Surprisingly the feedback from my third annotation was extremely positive. I was shocked. My mentor liked where I’d started with Three Days Grace, but cautioned that I’d need to open it up and add some additional characters/dialogue. She also liked the quirky ending of Happy but pointed out that I’d started off in second person and switched to third midway through. My first thought when I read that was “I can’t believe I wrote in second person. I never write in second person. No wonder I switched to third.” Then I made a quick note to rewrite the whole thing in third and of course lengthen it since it was presumably short. She also liked the additions/revisions I’d made to my novel chapters, and looked forward to reading more.

I submitted the fourth and final annotation a little over a week ago and I’ve yet to get feedback, but I should hear something very soon. For this last annotation I first went through a period of about four days of absolute (curled up in fetal position) illness during the time I was supposed to be writing, and then once I was able to sit up again I tormented myself over what a horrible writer I was. Ever experience those days? Then I lamented over the fact that now, because I’d been ill, for the first time my annotation would be late (which was totally unacceptable).

After my pity party I sat down at the computer and started writing. At first I had an idea of where I wanted to go with Three Days Grace, but it didn’t feel right. I started on it anyway and by the time I finished the almost final draft and read it to my daughter/editor, she realized that what began as Happy was really a missing part of Three Days Grace so I added it. When I finished it was thirteen pages and had gone into a direction I never thought I’d write. It had romance and a happy ending. Definitely not how I thought it would turn out, but I was happy with the progress I’d made.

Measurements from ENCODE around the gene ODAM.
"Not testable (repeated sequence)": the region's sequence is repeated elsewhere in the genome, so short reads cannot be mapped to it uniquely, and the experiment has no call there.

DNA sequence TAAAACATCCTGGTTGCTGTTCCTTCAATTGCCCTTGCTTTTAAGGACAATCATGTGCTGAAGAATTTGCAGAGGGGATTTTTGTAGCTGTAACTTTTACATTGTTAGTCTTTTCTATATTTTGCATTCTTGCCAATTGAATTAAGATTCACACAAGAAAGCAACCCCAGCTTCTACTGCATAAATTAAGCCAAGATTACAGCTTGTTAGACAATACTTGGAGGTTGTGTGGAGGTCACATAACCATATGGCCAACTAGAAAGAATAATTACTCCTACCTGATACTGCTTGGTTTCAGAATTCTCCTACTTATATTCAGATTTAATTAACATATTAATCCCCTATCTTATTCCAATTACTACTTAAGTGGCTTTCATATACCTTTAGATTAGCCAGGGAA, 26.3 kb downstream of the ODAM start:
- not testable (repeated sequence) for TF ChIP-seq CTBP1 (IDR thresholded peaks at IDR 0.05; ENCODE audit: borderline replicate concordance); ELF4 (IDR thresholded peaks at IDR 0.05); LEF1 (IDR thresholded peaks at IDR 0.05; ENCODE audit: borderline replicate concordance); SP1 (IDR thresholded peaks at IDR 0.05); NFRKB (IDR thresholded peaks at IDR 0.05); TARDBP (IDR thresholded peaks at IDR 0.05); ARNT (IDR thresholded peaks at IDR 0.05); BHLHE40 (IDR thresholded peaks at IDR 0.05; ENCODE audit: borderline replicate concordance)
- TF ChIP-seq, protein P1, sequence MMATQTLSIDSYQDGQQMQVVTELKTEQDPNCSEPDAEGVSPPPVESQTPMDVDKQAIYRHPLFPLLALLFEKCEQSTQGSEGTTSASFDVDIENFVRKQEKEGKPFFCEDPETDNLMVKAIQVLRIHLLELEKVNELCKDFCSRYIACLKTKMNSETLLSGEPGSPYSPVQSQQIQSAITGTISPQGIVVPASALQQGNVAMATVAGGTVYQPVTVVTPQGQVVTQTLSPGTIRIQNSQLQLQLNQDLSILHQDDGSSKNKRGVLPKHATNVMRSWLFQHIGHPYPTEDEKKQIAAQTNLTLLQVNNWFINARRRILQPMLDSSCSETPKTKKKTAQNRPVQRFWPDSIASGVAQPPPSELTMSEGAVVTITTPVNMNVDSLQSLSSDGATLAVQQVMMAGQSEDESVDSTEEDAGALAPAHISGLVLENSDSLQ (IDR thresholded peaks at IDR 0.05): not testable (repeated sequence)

Then once again, I started on the novel chapters. I swear it should be called Those Chapters Still Need Revisions, but once again I tackled the opening, revised some areas which I’d put off for later, and started on the next chapter. Anyone who says writing a novel is a piece of cake has no idea what they are talking about. Writing truly is a labor of love. It’s the number one reason why we torment ourselves.

This entire semester has been an experiment in pushing me beyond my limits (as far as writing is concerned) and something tells me the worst is yet to come. I have a new semester beginning in January, with a new mentor, and word is he’s intense. I’m sure the time I thought I spent in hell this semester will seem like a cakewalk compared to next semester. As it stands I have no idea what letter grade I will receive for this semester. Remember, this is the mentor who gave me a B for residency, so I can honestly say I’m just glad it is finally over.

Even though the semester was difficult, and even though I’ve temporarily put my criminology studies on hold, I have to admit I learned a lot this semester. Nothing truly worth having comes easy. It felt like I was always trying to rise to the occasion this semester, and when you think about it, that is really not a bad thing. Complacency doesn’t make good writing if you have nothing to strive for. Of course I’ll complain throughout the experience, because I have to vent, but in the end I truly believe it has made me a much better writer which makes me look forward (just a little bit) to next semester.

Happy Writing!